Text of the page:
CEO Dr Chris Richards said the new ruling will allow Apiam to bring in experienced vets to high-growth areas where it needs them most.

The Morrison government has been front and centre this week after handing down the Federal Budget on Tuesday night.

And prior to that (last weekend), immigration minister Alex Hawke had an important update for Australia’s animal health sector, with the announcement that vets will now be placed on the government’s Priority Migration Skilled Occupation List.

It marks an important step for the sector’s near-term outlook, given that Australia is now facing a material shortage of skilled vets due to various changes and disruptions caused by the pandemic.

And it’s particularly relevant for Apiam (ASX:AHX), the ASX-listed animal health company focused on building a national vet network across Australia’s high-growth regional corridors.

Along with major demographic changes, the pandemic has also sparked a rapid increase in the rate of pet ownership. The trend is evident in capital cities but is particularly prevalent for regional areas.

In that context, Apiam CEO Dr Chris Richards has been focused on matching the supply of qualified vets to meet surging rates of demand across its network of veterinary clinics.

Speaking with Stockhead, he said the addition of vets to the Skilled Occupation list will provide the company with immediate near-term benefits.

“For us this is really important and a bit of a game-changer, in that it enables us to bring skilled and experienced vets into regional areas,” Richards said.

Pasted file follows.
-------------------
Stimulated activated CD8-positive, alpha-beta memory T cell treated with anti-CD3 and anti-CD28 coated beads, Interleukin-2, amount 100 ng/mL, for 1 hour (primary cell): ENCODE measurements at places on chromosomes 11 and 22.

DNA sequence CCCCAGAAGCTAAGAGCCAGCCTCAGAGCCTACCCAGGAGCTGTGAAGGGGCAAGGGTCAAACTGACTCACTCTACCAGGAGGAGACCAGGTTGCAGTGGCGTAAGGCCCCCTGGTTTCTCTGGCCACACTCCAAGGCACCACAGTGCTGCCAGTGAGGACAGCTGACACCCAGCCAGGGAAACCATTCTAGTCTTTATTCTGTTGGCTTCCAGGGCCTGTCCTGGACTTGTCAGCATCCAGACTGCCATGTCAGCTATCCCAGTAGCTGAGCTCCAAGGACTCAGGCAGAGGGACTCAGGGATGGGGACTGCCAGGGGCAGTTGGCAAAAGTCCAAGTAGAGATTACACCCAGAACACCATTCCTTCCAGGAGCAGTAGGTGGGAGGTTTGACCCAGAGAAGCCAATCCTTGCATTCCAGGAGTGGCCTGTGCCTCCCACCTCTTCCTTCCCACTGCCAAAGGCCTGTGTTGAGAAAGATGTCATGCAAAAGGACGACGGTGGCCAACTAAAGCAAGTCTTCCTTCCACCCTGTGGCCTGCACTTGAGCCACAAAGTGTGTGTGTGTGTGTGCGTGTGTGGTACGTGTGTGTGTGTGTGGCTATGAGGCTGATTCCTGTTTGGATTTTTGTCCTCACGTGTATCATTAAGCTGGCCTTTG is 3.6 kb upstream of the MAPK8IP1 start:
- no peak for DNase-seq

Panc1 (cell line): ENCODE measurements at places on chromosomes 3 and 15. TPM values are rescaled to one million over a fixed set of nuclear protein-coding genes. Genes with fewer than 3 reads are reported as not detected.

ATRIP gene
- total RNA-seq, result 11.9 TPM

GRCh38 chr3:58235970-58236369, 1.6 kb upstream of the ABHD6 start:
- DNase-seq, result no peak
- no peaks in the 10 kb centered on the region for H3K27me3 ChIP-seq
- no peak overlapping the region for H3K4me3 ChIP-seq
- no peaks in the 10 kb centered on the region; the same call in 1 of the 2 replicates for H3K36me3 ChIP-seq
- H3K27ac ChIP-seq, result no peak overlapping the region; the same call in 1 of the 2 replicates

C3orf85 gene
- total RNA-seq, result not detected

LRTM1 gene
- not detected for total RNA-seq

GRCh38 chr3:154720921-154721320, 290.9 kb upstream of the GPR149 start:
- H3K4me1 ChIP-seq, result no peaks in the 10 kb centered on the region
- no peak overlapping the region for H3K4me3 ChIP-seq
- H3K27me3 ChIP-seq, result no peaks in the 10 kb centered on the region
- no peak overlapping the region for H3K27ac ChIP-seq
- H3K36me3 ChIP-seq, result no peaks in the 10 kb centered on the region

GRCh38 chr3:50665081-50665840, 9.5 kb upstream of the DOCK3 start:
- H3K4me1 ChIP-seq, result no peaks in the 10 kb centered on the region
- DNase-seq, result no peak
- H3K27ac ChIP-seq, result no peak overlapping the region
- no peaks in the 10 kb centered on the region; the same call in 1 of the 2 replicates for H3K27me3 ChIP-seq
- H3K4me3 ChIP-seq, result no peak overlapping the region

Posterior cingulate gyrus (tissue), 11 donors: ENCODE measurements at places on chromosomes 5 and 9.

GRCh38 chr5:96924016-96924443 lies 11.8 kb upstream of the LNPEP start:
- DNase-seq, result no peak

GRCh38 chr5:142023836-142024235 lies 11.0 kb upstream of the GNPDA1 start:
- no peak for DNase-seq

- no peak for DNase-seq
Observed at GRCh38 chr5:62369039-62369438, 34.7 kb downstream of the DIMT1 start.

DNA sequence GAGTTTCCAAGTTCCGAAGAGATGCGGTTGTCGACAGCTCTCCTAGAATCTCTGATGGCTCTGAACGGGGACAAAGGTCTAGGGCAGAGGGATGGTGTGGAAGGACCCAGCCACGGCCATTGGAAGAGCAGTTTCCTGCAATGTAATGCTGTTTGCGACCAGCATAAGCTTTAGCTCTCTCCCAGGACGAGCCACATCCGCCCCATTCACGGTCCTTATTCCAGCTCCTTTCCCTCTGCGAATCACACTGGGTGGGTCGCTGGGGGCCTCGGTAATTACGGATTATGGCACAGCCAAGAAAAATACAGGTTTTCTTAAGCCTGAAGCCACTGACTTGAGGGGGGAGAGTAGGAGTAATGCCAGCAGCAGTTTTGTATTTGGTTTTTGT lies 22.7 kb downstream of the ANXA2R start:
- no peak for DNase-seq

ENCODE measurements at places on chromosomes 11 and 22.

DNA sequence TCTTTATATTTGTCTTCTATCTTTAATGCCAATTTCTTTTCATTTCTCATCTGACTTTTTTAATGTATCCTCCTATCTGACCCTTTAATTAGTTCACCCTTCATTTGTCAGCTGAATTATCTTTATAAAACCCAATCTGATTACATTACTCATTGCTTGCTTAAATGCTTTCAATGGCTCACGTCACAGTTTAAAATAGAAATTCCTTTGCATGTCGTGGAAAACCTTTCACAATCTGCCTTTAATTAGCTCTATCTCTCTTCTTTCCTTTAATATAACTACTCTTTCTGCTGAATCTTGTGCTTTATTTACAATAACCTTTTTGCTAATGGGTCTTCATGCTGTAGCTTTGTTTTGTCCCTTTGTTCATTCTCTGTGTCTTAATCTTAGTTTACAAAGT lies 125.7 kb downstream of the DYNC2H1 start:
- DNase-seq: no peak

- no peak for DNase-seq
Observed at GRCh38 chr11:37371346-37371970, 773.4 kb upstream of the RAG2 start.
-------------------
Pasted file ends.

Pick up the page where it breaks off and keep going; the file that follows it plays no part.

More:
“We’ve got candidates in the UK and South Africa who are ready to start but haven’t been able to get here because of delays to visa approvals.”

“So this will enable us to fast-track that process and get more vets where we need them most.”

Richards added that a number of Apiam’s key markets, such as Dubbo in NSW are growing “very quickly”.

“We’ve got a need for additional vets just because of the population growth in that area.”

As a measure of the sector’s importance, qualified vets will become one of just 18 professions on the Priority Migration Skilled Occupation List.

With the process now significantly expedited because of the new government ruling, Richards said Apiam will get the necessary boxes ticked to start bringing new vets to Australia within the next three months.

“So this ruling will enable us to really expand into the 2022 financial year, and provide experienced vets for our existing clinics that are growing rapidly.”

It marks another piece of good news for the company, which has attracted the attention of analysts and institutional investors in 2021 as it successfully executes on a market-leading regional growth strategy.

Shares in Apiam are up by around 50 per cent so far this year, and in a recent report Shaw analyst Jonathan Higgins valued the company with a near-term price target $1.02.

This article was developed in collaboration with Apiam, a Stockhead advertiser at the time of publishing.

This article does not constitute financial product advice. You should consider obtaining independent advice before making any financial decisions.